The unit we did our tests on has Gateron Brown switches. If you don't want the Brown switches, it's also available in Red and Blue, which are linear and quiet, and clicky and tactile, respectively. The switches don't require a lot of force to actuate, which makes typing feel light. However, the pre-travel distance is quite long, making the keyboard feel less responsive. If you'd prefer a keyboard that feels faster and more responsive, check out the Drop ENTR.

8.0
Typing Experience
Typing Quality

The Gateron Brown switches we did our tests with provide a great typing experience. The switches feel light and give nice tactile feedback. Also, it doesn't feel tiring to type on, which is nice considering how compact the keyboard is. That said, the ABS plastic keycaps feel slippery and cheap.

Typing Experience
Typing Noise
Noise
Quiet

Our unit of the Keychron K6 with the Gateron Brown switches is quiet, but your experience may vary depending on which switch you get.

8.2
Typing Experience
Latency
Latency Wired
7.7 ms
Latency Receiver
N/A
Latency Bluetooth
27.1 ms

The Keychron K6 has impressive latency, and most people shouldn't notice any delay when gaming. If you want a compact board with even lower latency, check out the Razer BlackWidow V3 Mini HyperSpeed.

Software and Operating System
0
Software and Operating System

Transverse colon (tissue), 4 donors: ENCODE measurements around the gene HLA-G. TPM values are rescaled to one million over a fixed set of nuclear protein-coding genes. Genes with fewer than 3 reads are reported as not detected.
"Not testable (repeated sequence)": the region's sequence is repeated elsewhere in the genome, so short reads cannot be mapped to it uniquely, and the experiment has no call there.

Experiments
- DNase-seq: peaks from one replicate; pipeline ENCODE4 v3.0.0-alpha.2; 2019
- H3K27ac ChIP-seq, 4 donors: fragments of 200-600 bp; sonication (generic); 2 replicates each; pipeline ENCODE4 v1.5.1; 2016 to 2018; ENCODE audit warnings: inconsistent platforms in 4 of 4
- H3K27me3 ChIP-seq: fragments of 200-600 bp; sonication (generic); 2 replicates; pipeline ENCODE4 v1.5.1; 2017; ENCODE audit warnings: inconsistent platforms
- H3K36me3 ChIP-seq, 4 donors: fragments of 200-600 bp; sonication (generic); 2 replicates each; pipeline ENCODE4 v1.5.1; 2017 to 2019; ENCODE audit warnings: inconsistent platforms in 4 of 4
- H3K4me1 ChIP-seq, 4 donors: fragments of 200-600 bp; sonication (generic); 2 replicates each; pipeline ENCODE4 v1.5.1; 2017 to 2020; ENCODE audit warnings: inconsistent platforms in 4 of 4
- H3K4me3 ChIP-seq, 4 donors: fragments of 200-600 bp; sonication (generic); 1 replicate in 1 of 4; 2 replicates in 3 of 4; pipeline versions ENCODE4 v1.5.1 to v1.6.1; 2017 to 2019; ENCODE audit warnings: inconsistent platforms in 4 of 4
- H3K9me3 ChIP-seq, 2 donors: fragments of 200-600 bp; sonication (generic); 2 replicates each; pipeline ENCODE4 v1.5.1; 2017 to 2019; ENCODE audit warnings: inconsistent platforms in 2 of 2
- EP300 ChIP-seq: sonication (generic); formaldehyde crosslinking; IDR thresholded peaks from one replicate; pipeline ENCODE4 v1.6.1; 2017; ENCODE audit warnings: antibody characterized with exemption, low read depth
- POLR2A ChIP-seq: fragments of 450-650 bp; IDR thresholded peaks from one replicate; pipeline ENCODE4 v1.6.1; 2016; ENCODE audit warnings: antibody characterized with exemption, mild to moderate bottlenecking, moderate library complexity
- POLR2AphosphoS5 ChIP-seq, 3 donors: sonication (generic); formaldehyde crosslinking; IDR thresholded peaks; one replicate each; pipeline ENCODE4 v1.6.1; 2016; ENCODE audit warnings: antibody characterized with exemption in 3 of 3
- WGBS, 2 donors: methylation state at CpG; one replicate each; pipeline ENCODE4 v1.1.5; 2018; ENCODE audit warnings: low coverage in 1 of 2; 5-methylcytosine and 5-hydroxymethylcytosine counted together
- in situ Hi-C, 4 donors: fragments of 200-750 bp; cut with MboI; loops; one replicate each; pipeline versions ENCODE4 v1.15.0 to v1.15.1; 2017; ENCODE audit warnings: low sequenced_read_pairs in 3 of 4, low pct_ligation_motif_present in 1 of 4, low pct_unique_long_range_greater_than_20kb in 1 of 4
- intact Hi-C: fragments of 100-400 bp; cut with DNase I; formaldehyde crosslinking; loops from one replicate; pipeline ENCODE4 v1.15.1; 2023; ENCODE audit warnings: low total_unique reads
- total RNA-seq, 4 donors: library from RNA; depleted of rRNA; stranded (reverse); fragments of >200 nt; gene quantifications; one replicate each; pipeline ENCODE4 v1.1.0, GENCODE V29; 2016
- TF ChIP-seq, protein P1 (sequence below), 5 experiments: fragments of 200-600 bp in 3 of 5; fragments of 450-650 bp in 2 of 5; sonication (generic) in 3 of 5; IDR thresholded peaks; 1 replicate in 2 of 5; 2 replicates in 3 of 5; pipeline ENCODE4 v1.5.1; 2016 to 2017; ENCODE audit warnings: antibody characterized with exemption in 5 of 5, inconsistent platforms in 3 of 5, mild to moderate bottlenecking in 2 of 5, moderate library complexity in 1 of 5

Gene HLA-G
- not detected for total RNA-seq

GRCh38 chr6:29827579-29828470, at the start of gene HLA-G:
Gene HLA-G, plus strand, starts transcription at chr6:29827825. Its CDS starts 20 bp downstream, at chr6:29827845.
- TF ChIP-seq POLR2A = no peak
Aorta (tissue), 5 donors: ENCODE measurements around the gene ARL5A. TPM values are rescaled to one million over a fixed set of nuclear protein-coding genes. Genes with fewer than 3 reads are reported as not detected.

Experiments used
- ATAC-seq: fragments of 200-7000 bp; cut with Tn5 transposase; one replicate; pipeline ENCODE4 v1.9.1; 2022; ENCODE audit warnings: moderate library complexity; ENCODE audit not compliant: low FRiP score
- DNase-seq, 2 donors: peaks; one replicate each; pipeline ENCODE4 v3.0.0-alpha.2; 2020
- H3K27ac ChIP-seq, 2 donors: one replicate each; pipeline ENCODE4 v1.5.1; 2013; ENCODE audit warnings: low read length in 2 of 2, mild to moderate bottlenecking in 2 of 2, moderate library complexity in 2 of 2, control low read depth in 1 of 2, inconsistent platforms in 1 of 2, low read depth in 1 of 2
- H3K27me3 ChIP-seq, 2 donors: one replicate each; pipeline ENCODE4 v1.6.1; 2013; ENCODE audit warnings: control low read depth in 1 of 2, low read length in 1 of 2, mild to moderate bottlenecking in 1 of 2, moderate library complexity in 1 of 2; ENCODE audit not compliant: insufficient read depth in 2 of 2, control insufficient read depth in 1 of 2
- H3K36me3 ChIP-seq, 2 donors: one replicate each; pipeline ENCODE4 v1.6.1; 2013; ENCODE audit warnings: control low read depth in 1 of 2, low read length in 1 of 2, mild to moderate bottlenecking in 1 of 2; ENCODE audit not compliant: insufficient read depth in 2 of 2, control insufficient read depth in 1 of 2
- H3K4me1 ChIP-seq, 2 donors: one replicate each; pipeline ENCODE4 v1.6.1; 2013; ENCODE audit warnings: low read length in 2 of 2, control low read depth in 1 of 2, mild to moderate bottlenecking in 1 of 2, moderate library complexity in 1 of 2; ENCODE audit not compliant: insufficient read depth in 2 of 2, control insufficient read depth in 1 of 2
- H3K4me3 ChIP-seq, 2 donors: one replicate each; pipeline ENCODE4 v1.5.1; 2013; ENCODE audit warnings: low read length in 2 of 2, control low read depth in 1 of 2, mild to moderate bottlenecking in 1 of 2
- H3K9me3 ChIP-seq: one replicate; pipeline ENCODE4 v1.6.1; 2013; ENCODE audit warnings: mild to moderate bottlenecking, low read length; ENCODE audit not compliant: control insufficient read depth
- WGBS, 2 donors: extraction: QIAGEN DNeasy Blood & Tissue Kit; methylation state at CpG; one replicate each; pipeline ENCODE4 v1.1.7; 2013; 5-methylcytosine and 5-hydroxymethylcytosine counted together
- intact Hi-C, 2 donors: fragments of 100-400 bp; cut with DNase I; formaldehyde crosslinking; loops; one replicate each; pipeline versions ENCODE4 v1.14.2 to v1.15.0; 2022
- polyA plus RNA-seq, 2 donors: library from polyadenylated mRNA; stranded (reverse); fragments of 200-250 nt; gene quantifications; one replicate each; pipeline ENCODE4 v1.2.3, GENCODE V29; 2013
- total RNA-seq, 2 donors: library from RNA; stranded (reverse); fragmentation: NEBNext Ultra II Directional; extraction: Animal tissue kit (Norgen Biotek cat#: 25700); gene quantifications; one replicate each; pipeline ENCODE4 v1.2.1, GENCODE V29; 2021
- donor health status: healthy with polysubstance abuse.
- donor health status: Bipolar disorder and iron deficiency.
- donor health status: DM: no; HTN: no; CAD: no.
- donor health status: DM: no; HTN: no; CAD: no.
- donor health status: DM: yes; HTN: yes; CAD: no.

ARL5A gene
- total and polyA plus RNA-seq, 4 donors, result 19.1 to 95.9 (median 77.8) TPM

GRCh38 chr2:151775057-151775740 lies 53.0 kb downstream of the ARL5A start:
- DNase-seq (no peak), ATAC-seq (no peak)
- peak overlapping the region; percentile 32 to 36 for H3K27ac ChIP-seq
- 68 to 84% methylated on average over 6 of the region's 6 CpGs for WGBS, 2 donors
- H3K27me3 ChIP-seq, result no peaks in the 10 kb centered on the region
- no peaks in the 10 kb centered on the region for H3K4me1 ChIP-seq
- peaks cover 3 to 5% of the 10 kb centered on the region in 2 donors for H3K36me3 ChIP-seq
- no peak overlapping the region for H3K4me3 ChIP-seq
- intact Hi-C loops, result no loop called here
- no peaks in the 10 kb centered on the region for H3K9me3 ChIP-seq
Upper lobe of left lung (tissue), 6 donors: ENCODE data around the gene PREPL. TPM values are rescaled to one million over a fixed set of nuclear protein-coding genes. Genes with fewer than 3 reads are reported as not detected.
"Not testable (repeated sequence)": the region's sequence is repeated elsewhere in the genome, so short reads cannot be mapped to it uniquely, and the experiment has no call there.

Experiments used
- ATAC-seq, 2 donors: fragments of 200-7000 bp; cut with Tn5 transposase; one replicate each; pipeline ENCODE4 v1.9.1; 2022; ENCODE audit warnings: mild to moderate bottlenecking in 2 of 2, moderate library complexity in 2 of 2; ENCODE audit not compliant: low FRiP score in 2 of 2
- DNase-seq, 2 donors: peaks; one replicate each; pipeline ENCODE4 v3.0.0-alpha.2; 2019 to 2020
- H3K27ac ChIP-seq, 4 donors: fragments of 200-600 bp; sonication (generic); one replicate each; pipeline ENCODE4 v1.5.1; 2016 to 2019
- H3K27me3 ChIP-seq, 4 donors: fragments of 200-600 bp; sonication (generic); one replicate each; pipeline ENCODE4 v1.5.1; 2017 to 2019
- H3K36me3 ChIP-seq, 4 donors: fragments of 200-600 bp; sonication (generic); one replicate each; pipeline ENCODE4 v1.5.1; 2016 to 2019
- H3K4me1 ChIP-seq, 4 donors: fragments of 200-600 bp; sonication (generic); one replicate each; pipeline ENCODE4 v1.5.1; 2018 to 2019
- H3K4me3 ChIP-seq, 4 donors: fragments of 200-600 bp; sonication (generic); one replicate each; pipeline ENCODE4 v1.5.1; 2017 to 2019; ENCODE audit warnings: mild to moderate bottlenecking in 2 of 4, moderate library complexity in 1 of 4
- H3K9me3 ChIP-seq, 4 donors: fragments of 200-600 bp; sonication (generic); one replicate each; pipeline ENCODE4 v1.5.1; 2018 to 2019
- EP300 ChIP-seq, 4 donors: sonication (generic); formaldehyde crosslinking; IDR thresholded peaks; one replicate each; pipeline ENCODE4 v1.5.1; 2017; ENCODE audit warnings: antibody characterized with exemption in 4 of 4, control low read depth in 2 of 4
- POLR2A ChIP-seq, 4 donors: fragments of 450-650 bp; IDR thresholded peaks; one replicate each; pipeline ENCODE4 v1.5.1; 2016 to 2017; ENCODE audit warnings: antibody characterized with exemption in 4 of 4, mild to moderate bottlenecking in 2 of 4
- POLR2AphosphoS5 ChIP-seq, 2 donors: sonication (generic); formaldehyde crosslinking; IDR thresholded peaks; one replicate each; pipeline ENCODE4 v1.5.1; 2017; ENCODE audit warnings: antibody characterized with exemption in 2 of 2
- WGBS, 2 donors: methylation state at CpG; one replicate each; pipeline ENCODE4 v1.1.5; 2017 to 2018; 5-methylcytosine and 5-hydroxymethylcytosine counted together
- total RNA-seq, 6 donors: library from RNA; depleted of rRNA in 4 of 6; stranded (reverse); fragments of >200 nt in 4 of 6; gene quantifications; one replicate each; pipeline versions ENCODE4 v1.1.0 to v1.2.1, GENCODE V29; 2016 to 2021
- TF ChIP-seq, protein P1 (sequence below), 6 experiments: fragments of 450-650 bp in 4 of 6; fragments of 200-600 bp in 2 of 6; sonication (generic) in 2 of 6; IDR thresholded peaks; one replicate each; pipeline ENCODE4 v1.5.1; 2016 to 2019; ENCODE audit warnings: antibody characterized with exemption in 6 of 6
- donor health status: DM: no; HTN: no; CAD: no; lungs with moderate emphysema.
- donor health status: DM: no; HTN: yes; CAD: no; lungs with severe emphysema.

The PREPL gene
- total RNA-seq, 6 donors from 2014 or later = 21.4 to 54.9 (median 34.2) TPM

Software & Programming
Software Name No Software
Account Required
No Software
Profiles
No Profile
Onboard Memory
No
Cloud Sync
No
Macro Programming
No
Ease Of Use
No Software
Software Windows Compatible
No
Software macOS Compatible
No

Unfortunately, the Keychron K6 wireless mechanical keyboard doesn't have software support. It mentions in the user manual that you can remap the keys through third-party software, but we haven't tested this. If you'd like a barebones keyboard with dedicated customization software, check out the Glorious GMMK PRO.

8.5
Software and Operating System
Keyboard Compatibility
Windows Full
macOS Partial
Linux Partial
Android Partial
iOS Partial
iPadOS Partial

The Keychron K6 has excellent compatibility. It's fully compatible with Windows, and on macOS, only the screen brightness buttons don't work. Bluetooth doesn't work with Linux, so we had to use the keyboard plugged in. Also, F3 and F4 don't work on iOS and Android.

Differences Between Sizes And Variants